Source: Eltis 26 October 2020 – The COVID-19 pandemic has made many people rethink how cities should be used. Urban vehicle access regulations (UVARs) across Europe are changing, with a focus on cleaner air and fewer cars.
Since 1 November 2020, Amsterdam has banned Euro 3 passenger cars from entering its low emission zone, situated within its A10 ring road. By 2022, lorries entering the zone will have to be at least Euro 6, whilst buses and coaches will need to be zero emission. By 2025 all vehicles entering this zone will need to be zero emission, except private cars. The current plan is for cars to be zero emission by 2030 at which point Amsterdam hopes to have an entirely emission free zone for all vehicles. Denmark, the French city of Grenoble and cities in northern Italy are also tightening their respective low emission zone restrictions.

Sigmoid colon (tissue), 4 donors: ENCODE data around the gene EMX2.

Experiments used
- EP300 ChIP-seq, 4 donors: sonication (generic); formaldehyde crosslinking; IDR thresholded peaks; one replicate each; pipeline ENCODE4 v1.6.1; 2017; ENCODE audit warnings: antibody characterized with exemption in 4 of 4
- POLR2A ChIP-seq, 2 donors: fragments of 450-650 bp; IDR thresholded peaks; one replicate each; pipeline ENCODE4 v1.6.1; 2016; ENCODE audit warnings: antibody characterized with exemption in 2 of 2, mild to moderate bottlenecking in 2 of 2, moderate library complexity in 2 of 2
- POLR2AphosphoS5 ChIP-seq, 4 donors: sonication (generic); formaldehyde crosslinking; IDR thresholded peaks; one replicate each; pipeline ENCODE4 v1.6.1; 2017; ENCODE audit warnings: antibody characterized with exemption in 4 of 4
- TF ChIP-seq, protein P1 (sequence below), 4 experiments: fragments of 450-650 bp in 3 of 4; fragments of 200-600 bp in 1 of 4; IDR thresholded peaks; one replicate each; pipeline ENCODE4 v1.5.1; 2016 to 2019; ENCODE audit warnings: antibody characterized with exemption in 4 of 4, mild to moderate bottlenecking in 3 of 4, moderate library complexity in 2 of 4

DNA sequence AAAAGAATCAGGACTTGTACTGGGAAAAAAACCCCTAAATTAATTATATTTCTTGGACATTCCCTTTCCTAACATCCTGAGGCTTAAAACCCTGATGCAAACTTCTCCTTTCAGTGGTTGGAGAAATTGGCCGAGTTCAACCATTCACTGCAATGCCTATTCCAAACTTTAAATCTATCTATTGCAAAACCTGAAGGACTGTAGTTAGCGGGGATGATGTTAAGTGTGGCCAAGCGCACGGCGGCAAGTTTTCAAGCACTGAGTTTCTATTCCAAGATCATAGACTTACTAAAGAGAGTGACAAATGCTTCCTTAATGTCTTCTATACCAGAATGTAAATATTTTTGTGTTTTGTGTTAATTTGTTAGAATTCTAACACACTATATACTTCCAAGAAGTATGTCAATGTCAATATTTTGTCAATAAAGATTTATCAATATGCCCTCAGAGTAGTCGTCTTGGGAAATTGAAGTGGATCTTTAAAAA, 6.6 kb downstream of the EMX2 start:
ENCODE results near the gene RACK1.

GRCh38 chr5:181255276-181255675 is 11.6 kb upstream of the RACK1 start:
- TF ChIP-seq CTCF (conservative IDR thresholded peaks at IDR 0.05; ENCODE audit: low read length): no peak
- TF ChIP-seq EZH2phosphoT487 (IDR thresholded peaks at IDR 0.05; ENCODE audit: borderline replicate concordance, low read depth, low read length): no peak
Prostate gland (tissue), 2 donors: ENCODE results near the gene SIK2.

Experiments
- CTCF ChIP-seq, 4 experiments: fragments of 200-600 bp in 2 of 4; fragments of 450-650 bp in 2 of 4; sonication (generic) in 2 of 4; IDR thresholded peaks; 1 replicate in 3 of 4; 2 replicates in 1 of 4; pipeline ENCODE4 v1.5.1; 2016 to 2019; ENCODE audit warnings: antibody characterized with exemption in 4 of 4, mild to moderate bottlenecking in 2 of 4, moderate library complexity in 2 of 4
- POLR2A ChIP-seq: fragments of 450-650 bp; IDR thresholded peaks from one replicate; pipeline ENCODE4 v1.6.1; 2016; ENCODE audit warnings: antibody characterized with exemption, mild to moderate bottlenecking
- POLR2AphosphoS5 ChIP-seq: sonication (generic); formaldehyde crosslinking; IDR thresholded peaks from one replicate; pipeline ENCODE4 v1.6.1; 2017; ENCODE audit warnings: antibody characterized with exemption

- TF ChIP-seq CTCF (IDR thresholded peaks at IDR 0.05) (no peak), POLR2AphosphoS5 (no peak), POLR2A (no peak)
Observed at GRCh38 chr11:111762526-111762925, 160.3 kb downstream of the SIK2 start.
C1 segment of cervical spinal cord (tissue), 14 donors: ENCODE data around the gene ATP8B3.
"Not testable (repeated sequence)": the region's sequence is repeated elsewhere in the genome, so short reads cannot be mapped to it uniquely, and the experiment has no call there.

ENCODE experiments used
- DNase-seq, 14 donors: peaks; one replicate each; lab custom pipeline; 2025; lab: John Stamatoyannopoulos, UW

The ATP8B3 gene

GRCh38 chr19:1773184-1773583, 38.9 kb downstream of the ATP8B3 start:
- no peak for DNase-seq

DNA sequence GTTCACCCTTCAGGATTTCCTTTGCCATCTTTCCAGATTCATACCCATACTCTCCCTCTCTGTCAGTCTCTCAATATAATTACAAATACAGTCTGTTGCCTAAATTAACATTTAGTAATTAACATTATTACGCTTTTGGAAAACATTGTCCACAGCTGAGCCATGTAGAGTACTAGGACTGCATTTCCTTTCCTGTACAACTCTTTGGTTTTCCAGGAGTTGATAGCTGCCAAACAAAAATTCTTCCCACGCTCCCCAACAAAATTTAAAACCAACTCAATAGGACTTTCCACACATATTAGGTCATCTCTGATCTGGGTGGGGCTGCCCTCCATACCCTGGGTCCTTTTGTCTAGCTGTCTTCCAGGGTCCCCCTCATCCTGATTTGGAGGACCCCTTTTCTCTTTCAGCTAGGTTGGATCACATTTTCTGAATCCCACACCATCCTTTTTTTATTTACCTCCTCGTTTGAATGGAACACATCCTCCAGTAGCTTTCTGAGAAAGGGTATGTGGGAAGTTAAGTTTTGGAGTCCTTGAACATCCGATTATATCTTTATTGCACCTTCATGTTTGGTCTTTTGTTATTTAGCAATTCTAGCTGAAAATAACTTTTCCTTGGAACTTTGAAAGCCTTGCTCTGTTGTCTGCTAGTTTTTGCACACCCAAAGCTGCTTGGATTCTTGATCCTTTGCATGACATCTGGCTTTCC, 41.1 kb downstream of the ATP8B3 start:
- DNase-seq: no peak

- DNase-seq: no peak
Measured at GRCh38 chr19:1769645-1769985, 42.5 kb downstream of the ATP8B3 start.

Several cities across Europe have recently introduced new low emission zones. From 1 January 2023, the whole of the Belgian Walloon region will become low emission zone, while the German city of Stuttgart has started enforcing Euro 6 since October 2020. In France, seven cities are looking to implement new low emission zones as of 2021.
A new EU project, UVAR Box, aims to help road users keep up with the changing access regulations across Europe. The project aims to provide tools to structure data on UVARs in machine readable format that can be used in mobile applications, fleet management tools and navigation devices.